The Section applies to goods. Goods have been defined in sub-clause (2) of Section 2 of the Act as follows :-
'(2) Goods, includes-
(a) Vessles, aircrafts and vehicles; (b) stores; (c) baggase; (d) currency and negotiable instruments ; and (e) any other kind of movable property.'
3. It is thus clear that the term 'goods' cannot include immovable property. Movable and immovable property has been defined in the General Clauses Act in Sections 3, 26 and 36. Under those provisions immovable property includes land, benefits arising out of land and things attached to the earth, or permanently fastened to anything attached to the earth. Movable property under the General Clauses Act means property of every description except immovable property. No serious argument has been advanced before me on behalf of the respondents that the properties attached and seized, namely, the plants which includes the machinery and motor attached thereto, and which is permanently fixed to the earth is movable property within the meaning of the Customs Act. Learned counsel for the respondents mainly relied on the provisions of Rule 173Q for the purpose of justifying the seizure. Rule 173Q reads as follows :-
* * * *
4. It is true that this provision includes a plant and a machinery for the exercise of the powers given under the rules. The provision, however, relates to confiscation and not to seizure anything liable to confiscaton need not be seized. The provision contemplates that it is only after adjudication that any land, plant or machinery can be confiscated. No adjudication has been made in this case so far by the department establishing that any provision, or any rule has been contravened with intent to evade payment of duty. This will be established in the adjudication proceedings. Until then it does not seem permissible under this rule to put this provision into effect for the purposes of seizing goods which are not liable to seizure under the provisions of Section 110 of the Customs Act. It will be open to the Department to proceed on with the adjudication proceedings and in case they find the petitioner guilty of evasion of excise duty they would take such action as is permissible under law. At this stage it appears that the seizure of the plant including the machine and the motor is not warranted under the provisions of either Section 110 of the Customs Act or the provisions of Rule 173Q of the Central Excise Rules. Under the Customs Act and the Rules framed thereunder seizure and confisaction have been dealt with separately. The Department has not justified the seizure under the provision relating to seizure. They have only tried to justify the action under Rule 173Q of the Central Excise Rules which provision, as observed above, does not seem to apply.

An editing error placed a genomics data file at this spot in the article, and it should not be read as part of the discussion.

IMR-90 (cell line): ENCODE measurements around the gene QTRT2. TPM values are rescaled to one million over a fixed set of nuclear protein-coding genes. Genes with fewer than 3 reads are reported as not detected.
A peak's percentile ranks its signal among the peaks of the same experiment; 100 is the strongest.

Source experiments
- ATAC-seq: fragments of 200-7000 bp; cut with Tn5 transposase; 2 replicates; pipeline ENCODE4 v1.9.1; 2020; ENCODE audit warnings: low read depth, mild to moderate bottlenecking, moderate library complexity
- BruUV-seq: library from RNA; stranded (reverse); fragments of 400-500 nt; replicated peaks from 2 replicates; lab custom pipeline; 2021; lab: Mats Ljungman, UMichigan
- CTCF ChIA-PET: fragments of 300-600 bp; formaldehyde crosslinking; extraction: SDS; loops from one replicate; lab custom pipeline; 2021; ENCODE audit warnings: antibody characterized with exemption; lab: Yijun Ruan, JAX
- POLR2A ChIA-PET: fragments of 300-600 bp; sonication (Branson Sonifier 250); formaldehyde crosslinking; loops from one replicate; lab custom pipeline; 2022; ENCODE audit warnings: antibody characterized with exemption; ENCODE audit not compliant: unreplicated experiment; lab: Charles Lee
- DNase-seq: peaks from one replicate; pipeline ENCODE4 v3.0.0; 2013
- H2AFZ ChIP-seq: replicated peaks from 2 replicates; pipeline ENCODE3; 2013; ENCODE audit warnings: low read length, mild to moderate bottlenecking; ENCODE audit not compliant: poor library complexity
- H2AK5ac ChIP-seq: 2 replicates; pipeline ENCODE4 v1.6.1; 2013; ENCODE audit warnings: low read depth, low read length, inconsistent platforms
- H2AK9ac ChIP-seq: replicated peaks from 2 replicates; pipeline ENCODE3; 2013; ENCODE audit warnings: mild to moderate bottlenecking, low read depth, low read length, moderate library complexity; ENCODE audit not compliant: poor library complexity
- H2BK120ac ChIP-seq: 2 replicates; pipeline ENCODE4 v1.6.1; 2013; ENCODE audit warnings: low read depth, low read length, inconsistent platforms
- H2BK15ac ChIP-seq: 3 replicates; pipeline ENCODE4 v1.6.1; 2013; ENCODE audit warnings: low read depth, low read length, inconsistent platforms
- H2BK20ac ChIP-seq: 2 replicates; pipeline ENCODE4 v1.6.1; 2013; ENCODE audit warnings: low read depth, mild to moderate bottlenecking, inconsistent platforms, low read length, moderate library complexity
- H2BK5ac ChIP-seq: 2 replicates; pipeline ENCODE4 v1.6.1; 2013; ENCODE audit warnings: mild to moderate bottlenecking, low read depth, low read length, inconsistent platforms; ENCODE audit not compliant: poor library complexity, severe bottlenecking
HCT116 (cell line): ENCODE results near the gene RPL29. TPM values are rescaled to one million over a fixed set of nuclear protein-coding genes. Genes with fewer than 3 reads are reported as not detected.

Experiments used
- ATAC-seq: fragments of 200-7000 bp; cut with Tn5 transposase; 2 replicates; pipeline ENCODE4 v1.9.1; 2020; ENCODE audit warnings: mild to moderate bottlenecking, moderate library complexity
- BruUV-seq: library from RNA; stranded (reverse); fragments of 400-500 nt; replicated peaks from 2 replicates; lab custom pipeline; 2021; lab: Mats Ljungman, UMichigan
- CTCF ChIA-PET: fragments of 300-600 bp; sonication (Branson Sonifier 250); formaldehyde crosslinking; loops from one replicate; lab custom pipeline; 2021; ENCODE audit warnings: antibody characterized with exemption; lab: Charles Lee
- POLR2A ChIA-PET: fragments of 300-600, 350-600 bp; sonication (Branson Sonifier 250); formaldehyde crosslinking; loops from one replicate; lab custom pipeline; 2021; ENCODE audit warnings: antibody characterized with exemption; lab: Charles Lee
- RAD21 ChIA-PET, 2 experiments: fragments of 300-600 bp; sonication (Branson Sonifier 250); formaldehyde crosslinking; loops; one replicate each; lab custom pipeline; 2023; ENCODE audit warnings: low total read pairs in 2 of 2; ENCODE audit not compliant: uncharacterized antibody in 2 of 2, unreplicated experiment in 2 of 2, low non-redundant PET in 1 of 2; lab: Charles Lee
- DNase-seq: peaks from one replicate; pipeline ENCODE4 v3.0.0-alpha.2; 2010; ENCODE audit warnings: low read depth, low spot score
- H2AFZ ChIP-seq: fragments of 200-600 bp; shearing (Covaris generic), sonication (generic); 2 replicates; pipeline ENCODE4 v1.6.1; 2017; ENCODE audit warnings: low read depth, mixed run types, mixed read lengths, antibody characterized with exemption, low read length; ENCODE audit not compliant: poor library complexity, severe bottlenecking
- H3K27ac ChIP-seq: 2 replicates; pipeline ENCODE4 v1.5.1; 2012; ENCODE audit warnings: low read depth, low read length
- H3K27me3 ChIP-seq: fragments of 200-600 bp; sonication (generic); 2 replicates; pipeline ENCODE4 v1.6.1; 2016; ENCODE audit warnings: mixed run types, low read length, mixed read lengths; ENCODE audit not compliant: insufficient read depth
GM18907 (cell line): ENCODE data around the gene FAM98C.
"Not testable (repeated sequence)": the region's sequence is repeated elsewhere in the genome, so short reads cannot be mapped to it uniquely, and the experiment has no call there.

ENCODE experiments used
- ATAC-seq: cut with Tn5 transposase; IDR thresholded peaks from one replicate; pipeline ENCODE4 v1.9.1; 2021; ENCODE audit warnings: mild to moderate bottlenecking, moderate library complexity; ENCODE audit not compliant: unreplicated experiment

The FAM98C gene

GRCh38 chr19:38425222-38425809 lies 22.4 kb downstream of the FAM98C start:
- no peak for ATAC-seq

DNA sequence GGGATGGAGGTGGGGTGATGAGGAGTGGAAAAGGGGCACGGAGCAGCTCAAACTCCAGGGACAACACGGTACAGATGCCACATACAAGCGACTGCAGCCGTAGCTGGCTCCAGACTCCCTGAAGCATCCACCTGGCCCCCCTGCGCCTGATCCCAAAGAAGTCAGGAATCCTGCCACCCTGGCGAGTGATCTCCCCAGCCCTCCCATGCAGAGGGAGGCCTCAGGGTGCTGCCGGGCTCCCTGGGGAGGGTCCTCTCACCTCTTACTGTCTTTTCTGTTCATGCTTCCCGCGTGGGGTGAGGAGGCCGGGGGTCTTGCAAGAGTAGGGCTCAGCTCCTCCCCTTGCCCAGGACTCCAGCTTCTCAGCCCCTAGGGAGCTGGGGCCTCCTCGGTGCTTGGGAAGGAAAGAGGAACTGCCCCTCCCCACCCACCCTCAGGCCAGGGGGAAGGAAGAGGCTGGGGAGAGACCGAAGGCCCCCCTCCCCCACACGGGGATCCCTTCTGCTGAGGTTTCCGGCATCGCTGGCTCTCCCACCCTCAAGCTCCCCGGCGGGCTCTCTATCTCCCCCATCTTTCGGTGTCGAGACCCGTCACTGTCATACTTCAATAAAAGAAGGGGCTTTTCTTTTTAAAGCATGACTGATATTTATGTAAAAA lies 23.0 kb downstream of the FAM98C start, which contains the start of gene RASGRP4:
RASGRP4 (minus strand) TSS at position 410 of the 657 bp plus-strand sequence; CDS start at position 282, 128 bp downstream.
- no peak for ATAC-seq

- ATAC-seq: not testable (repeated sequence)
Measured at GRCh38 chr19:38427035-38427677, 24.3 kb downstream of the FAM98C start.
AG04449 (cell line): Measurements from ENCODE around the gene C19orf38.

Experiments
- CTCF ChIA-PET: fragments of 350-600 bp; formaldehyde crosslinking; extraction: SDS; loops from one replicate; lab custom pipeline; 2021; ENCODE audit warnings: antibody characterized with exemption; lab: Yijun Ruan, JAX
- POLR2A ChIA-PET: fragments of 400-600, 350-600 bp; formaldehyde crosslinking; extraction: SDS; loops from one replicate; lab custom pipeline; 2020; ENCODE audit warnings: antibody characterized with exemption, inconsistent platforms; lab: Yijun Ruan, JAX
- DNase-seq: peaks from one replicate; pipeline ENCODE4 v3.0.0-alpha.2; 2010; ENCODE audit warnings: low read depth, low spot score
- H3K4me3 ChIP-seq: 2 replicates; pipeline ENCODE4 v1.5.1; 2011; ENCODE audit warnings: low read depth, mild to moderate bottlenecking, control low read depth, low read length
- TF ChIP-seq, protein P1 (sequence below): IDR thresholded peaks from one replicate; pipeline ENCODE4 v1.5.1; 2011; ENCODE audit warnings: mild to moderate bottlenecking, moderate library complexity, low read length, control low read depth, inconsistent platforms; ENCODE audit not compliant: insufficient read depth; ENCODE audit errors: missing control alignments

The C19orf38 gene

5. The petition succeeds and is allowed. The respondents are directed to release the plant, machinery and motor of the petitioner, seized by them on 17th of January, 1973. It will, however, be open to the Department to proceed on with the adjudication proceedings. The petitioner is entitled to the costs of this petition.